When former vice president Al Gore took the stage at COP27 this week to present the latest global greenhouse gas emissions data from the nonprofit coalition Climate TRACE, he relied on CTrees for information on emissions from forestry and land use.
Climate TRACE’s update to its global inventory provides the most complete view available of emissions by country and sector.
CTrees provided data on carbon stock, emissions, and removals for forests and other land cover types, including wetlands, shrublands, and mangroves, globally from 2015 to present. Forestry and land use is the 8th leading sector for global emissions, according to Climate TRACE. In 2021 alone, the sector accounted for 12.6 billion tons of carbon dioxide equivalent emissions. CTrees’ data covers three subsectors: forest and mangroves; grasslands and shrublands; and wetlands.
The measurements were generated in CTrees’ data platform, which applies peer-reviewed science and state-of-the-art technology to measure changes in forest carbon at all scales. Using cloud-based computing and artificial intelligence, CTrees integrates advanced satellite technology (lidar, radar, optical imagery), science-based algorithms, and inventory plot data to accurately map variations of carbon stored in forest and non-forest landscapes.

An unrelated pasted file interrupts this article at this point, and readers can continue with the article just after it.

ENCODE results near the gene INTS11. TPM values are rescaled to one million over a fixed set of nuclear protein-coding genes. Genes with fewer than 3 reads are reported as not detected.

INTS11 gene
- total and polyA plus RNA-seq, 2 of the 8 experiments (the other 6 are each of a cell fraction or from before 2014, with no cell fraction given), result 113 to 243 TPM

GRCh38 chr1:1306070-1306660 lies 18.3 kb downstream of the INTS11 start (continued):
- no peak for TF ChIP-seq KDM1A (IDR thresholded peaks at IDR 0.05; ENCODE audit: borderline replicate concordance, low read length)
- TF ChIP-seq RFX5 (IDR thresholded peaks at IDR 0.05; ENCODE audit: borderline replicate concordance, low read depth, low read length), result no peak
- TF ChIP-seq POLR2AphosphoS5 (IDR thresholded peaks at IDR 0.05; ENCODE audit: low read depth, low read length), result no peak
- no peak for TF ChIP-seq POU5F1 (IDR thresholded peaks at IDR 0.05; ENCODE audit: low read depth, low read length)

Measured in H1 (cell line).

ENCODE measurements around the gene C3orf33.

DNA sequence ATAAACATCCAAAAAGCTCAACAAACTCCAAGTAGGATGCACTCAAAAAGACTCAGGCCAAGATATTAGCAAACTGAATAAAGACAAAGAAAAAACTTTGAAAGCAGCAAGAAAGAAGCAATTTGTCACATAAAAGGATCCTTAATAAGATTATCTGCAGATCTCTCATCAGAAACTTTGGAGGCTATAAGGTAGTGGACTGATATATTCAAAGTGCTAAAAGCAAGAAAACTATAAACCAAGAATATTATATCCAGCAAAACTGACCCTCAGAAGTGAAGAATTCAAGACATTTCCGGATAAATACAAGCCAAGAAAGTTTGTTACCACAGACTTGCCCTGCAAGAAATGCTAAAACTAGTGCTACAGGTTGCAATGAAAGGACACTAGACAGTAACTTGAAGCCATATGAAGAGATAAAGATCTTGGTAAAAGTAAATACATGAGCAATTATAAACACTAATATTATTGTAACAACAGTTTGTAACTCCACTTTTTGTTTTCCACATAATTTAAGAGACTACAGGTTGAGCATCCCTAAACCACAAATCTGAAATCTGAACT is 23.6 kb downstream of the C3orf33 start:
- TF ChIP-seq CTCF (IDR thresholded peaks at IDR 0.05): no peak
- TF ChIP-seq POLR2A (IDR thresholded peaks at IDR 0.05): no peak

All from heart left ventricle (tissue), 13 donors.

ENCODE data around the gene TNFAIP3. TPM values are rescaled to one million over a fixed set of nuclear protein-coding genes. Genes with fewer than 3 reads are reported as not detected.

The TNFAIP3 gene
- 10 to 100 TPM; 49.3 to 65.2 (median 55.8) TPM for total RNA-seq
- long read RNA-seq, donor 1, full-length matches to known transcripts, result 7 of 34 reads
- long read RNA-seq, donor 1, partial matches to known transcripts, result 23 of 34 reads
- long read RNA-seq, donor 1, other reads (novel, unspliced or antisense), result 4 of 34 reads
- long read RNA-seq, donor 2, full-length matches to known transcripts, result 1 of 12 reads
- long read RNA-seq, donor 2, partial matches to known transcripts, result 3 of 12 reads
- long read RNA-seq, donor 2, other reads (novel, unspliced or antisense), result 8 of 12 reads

CTrees is one of more than 90 organizations contributing to the Climate TRACE data initiative, which strives to make emissions information freely available and inform how leaders prioritize emissions cuts.
Emissions inventories will be especially important this year as countries tally their emissions as part of the global stocktake, a UNFCCC effort to track progress against the Paris Agreement’s goals. 52 countries have not submitted any emissions inventories covering the last ten years, and those that have submitted often contain emissions or lack sufficient detail to inform decisionmaking.
Anyone on the Climate TRACE website can view forestry and land use emissions for every country globally and compare emissions from forestry and land use to emissions from other sectors, like power, manufacturing, and agriculture. CTrees’ forestry and land use data and our underlying methodology are available for download.
Photo credit: GRID-Arendal, Flickr
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